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    Leading up to the holidays, you can DOUBLE YOUR IMPACT when you donate to the Childhood Cancer Futures Fund, or when you purchase matched gifts from our Gifts for the Cure collection.


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    Hockey Fights Cancer unites the hockey community in support of cancer patients and their families. Together, the hockey community wants to inspire hope and courage for those who are living with and moving past cancer.


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    Gifts for the Cure are real and meaningful gifts that you give to your family, friends, and co-workers for any special occasion, while also making an impact to those affected by cancer.


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    Support the Breast Cancer Futures Fund and create a lasting change in women’s health.


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  • Canadian Cancer Statistics 2017

    Canadian Cancer Statistics 2017 was released on June 20. This annual publication gives detailed statistics for the most common types of cancer.


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    On February 1, 2017, the Canadian Cancer Society (CCS) and the Canadian Breast Cancer Foundation (CBCF) joined forces.


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    Our team has the latest information about breast cancer and can answer questions about a diagnosis, treatments, what to expect, financial resources, coping, local support groups and more.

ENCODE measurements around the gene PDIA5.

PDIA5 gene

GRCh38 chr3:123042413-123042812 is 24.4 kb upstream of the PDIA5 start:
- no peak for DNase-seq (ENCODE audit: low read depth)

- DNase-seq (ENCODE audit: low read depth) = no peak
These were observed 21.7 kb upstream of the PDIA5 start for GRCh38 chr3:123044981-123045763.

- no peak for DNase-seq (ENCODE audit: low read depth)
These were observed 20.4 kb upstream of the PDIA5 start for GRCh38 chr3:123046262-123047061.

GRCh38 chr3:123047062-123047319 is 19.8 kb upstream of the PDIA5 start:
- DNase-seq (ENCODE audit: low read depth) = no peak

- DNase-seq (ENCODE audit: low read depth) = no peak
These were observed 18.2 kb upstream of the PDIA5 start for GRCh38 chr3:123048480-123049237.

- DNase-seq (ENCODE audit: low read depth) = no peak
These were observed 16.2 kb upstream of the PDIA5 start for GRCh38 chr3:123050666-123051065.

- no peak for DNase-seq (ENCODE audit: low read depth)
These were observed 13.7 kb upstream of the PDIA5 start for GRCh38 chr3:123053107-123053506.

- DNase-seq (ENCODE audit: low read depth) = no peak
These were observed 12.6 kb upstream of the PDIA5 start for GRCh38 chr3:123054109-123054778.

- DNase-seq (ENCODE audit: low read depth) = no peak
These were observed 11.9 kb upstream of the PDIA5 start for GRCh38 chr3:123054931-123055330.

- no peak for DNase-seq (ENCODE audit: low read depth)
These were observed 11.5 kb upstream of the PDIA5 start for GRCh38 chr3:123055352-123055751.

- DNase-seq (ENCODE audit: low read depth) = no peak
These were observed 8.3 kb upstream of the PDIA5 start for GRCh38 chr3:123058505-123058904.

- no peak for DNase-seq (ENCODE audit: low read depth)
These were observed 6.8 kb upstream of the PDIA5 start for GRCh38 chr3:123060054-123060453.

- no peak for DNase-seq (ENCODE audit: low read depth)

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Living with Breast Cancer: Your Children

If you have children, they will likely need help and support to deal with having a parent with breast cancer. The needs of your children will depend on their age and their level of understanding of your breast cancer diagnosis and treatment. During your treatment, part of the challenge of parenting is to balance your needs with your children’s. This can feel especially true if you have younger children living at home with you.

Coping With Breast Cancer As A Family

It is not easy to talk about serious illness with children of any age. Some of the things you and your family members can do to help children cope include the following: 

  • Talk openly. Provide information and answers that are simple, honest and based on your children’s levels of maturity and ability to understand

  • Encourage children to continue with their usual activities, such as playing, spending time with friends, school, activities and social outings

  • Be positive. Acknowledge your children’s strengths and encourage them to tell you about their lives and activities. Let them be a source of fun and enjoyment for you

  • Let them know that although you may need to put a lot of your energy into your breast cancer treatment, this does not mean you love them any less

  • Reassure them that while you are having treatment, there is someone to take care of them

  • Be open about the illness, because fear of the unknown can make it harder for children to cope

Talking about breast cancer with your children can be difficult. Remember that you know your children, understand their needs, and are the best person to explain your diagnosis and treatment to them – you will be able to find the right words to talk to them.

There are a number of online resources to help support you and your children as you talk about your diagnosis and treatment:

Talking to your kids about breast cancer: A guide for parents. Rethink Breast Cancer.

Reaching out to Your Children When Cancer Comes to Your Family: A Guide for Parents. BC Cancer Agency.

Cancer in my family. BC Cancer Agency (an online resource to help children explore their feelings worries and questions when someone in their family has cancer).

Some regions also have support groups for children dealing with cancer in the family. Ask your health care team for information about support services for families.